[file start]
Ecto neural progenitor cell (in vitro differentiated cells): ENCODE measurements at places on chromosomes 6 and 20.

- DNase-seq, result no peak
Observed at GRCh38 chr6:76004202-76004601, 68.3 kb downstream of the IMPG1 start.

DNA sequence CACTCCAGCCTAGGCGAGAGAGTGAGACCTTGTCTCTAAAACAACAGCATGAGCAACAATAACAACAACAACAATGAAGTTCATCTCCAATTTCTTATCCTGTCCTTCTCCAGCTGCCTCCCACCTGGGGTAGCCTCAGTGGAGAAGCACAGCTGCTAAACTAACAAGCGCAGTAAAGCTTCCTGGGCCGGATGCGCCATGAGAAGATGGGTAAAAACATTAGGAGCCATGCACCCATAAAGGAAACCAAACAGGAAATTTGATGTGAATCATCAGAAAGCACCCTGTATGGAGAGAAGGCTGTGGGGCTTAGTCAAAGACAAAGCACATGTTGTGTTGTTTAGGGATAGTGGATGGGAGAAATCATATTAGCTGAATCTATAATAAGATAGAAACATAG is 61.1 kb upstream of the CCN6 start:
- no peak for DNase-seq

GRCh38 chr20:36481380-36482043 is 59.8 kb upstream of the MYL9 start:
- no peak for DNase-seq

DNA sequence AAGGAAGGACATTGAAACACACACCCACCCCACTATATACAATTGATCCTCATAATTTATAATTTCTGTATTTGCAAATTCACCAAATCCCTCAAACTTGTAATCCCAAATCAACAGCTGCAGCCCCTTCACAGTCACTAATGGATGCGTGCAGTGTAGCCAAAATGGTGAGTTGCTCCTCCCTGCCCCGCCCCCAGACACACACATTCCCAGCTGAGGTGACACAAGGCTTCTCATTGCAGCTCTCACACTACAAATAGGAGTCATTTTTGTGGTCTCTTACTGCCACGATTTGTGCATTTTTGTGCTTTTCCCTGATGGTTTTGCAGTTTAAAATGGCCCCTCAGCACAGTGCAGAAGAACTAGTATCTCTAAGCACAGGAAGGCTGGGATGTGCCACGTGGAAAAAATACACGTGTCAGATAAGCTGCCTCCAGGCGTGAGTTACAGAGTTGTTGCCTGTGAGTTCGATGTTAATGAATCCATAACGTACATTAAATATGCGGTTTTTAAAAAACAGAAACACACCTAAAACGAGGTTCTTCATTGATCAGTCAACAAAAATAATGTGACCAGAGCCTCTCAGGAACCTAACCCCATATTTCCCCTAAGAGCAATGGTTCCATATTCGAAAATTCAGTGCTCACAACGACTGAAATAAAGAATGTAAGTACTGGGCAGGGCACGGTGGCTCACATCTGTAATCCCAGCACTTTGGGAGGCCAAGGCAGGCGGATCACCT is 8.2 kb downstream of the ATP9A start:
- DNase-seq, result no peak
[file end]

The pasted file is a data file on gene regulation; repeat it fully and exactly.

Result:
Ecto neural progenitor cell (in vitro differentiated cells): ENCODE measurements at places on chromosomes 6 and 20.

- DNase-seq, result no peak
Observed at GRCh38 chr6:76004202-76004601, 68.3 kb downstream of the IMPG1 start.

DNA sequence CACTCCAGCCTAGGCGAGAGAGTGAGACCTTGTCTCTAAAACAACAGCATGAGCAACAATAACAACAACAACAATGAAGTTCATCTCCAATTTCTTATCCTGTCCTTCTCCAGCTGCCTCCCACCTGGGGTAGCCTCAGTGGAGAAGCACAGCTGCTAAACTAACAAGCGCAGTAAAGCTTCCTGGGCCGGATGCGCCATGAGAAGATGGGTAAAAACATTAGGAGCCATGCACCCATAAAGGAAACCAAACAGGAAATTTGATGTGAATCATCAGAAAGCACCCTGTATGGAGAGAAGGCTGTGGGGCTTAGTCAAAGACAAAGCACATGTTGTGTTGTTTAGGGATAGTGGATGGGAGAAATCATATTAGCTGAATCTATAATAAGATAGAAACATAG is 61.1 kb upstream of the CCN6 start:
- no peak for DNase-seq

GRCh38 chr20:36481380-36482043 is 59.8 kb upstream of the MYL9 start:
- no peak for DNase-seq

DNA sequence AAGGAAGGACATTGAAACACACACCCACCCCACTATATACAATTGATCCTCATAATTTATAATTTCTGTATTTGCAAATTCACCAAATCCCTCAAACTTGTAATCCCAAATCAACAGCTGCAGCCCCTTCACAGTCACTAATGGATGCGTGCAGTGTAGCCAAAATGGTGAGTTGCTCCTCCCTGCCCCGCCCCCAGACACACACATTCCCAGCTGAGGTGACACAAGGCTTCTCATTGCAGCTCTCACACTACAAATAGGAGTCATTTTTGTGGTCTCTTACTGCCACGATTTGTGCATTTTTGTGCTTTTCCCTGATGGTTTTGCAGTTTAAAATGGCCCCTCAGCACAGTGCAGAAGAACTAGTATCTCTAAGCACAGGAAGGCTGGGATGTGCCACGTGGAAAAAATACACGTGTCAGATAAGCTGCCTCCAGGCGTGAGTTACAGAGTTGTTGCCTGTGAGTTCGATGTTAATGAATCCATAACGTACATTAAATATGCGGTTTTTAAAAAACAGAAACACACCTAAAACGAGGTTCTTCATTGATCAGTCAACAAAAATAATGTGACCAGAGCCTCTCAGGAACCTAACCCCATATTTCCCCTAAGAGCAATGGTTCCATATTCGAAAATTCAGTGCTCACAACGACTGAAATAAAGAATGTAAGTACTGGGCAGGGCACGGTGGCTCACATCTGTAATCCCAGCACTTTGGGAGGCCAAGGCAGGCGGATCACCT is 8.2 kb downstream of the ATP9A start:
- DNase-seq, result no peak